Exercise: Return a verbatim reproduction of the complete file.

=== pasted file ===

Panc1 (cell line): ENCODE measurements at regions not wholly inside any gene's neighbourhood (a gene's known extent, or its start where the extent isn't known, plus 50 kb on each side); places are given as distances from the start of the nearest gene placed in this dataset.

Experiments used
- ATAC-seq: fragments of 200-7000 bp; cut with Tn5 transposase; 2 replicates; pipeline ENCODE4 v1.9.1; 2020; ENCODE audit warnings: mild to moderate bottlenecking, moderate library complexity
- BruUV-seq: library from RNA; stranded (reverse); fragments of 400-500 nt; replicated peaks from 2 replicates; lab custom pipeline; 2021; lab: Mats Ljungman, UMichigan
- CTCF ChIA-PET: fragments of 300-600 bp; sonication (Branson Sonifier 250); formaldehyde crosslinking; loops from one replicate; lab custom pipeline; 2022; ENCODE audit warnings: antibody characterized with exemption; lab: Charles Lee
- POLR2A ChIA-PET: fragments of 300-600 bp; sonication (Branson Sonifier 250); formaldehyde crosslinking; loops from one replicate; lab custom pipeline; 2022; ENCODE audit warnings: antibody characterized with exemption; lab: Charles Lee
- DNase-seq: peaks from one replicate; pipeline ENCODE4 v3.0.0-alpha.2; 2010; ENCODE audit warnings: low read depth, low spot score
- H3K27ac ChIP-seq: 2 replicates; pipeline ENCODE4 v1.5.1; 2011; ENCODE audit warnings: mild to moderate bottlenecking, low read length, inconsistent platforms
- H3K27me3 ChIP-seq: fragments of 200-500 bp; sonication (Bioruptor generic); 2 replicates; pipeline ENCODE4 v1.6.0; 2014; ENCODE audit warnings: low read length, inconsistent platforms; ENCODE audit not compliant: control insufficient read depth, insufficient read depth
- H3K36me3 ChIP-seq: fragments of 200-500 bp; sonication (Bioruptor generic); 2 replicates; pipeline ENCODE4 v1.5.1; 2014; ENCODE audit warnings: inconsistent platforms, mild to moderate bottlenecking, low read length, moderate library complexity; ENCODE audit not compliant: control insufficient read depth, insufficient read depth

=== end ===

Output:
Panc1 (cell line): ENCODE measurements at regions not wholly inside any gene's neighbourhood (a gene's known extent, or its start where the extent isn't known, plus 50 kb on each side); places are given as distances from the start of the nearest gene placed in this dataset.

Experiments used
- ATAC-seq: fragments of 200-7000 bp; cut with Tn5 transposase; 2 replicates; pipeline ENCODE4 v1.9.1; 2020; ENCODE audit warnings: mild to moderate bottlenecking, moderate library complexity
- BruUV-seq: library from RNA; stranded (reverse); fragments of 400-500 nt; replicated peaks from 2 replicates; lab custom pipeline; 2021; lab: Mats Ljungman, UMichigan
- CTCF ChIA-PET: fragments of 300-600 bp; sonication (Branson Sonifier 250); formaldehyde crosslinking; loops from one replicate; lab custom pipeline; 2022; ENCODE audit warnings: antibody characterized with exemption; lab: Charles Lee
- POLR2A ChIA-PET: fragments of 300-600 bp; sonication (Branson Sonifier 250); formaldehyde crosslinking; loops from one replicate; lab custom pipeline; 2022; ENCODE audit warnings: antibody characterized with exemption; lab: Charles Lee
- DNase-seq: peaks from one replicate; pipeline ENCODE4 v3.0.0-alpha.2; 2010; ENCODE audit warnings: low read depth, low spot score
- H3K27ac ChIP-seq: 2 replicates; pipeline ENCODE4 v1.5.1; 2011; ENCODE audit warnings: mild to moderate bottlenecking, low read length, inconsistent platforms
- H3K27me3 ChIP-seq: fragments of 200-500 bp; sonication (Bioruptor generic); 2 replicates; pipeline ENCODE4 v1.6.0; 2014; ENCODE audit warnings: low read length, inconsistent platforms; ENCODE audit not compliant: control insufficient read depth, insufficient read depth
- H3K36me3 ChIP-seq: fragments of 200-500 bp; sonication (Bioruptor generic); 2 replicates; pipeline ENCODE4 v1.5.1; 2014; ENCODE audit warnings: inconsistent platforms, mild to moderate bottlenecking, low read length, moderate library complexity; ENCODE audit not compliant: control insufficient read depth, insufficient read depth